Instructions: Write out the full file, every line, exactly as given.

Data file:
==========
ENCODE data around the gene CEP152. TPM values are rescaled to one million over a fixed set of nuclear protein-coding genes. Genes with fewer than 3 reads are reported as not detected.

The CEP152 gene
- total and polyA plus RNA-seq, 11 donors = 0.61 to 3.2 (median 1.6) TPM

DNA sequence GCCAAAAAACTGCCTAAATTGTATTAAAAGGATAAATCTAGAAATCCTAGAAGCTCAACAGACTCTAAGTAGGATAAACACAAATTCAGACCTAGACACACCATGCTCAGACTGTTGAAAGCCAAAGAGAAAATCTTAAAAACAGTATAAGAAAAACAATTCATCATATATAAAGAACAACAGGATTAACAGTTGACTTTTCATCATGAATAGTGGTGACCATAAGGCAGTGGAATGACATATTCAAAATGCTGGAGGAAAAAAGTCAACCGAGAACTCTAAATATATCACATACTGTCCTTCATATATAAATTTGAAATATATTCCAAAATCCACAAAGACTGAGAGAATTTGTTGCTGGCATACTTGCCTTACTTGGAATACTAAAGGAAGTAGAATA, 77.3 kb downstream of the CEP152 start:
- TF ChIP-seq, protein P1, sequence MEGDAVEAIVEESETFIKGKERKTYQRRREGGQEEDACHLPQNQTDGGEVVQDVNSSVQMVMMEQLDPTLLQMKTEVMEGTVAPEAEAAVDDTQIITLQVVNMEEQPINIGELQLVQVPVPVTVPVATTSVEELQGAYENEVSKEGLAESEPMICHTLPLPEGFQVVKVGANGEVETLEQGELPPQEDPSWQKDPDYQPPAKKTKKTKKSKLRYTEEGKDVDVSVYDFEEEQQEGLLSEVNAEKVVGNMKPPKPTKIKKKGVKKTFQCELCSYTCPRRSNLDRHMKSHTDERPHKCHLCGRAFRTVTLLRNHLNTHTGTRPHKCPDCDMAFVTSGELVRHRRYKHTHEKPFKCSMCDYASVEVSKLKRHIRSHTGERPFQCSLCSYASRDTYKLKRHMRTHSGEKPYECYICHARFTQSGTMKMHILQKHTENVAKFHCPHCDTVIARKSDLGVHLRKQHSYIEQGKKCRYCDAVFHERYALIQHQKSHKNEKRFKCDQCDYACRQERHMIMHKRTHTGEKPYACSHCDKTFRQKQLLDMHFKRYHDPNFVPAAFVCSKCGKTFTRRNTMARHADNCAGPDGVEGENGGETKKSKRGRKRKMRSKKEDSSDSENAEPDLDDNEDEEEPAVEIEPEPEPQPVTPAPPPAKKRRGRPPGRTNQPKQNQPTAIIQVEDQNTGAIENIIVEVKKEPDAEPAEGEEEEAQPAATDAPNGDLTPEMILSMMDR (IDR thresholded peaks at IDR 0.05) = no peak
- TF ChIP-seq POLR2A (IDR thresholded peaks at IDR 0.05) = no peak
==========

ENCODE data around the gene CEP152. TPM values are rescaled to one million over a fixed set of nuclear protein-coding genes. Genes with fewer than 3 reads are reported as not detected.

The CEP152 gene
- total and polyA plus RNA-seq, 11 donors = 0.61 to 3.2 (median 1.6) TPM

DNA sequence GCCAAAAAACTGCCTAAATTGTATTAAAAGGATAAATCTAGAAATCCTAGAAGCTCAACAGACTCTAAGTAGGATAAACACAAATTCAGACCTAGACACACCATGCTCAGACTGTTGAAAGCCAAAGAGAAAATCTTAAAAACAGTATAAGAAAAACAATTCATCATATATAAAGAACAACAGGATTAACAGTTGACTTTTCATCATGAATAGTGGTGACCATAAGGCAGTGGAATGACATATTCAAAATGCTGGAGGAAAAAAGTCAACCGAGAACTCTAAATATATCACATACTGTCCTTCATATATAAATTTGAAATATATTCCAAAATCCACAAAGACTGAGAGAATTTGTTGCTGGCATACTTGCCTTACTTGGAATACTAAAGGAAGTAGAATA, 77.3 kb downstream of the CEP152 start:
- TF ChIP-seq, protein P1, sequence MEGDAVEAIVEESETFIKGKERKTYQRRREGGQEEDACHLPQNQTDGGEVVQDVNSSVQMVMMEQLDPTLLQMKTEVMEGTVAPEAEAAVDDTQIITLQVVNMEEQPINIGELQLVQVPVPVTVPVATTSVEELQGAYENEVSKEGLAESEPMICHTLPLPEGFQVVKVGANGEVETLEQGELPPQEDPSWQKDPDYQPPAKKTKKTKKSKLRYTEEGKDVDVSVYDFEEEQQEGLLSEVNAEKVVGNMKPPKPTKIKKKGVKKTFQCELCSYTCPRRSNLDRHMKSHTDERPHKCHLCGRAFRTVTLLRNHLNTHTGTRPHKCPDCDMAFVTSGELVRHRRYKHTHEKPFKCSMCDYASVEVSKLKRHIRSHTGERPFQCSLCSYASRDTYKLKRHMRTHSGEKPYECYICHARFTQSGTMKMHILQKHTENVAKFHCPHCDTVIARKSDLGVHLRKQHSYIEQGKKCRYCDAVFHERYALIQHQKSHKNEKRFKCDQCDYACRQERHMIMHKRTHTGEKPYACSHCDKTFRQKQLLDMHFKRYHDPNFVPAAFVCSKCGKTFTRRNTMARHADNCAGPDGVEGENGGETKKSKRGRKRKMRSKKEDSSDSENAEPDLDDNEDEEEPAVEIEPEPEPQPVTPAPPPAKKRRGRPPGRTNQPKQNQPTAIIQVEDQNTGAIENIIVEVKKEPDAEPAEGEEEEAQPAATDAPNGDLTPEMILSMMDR (IDR thresholded peaks at IDR 0.05) = no peak
- TF ChIP-seq POLR2A (IDR thresholded peaks at IDR 0.05) = no peak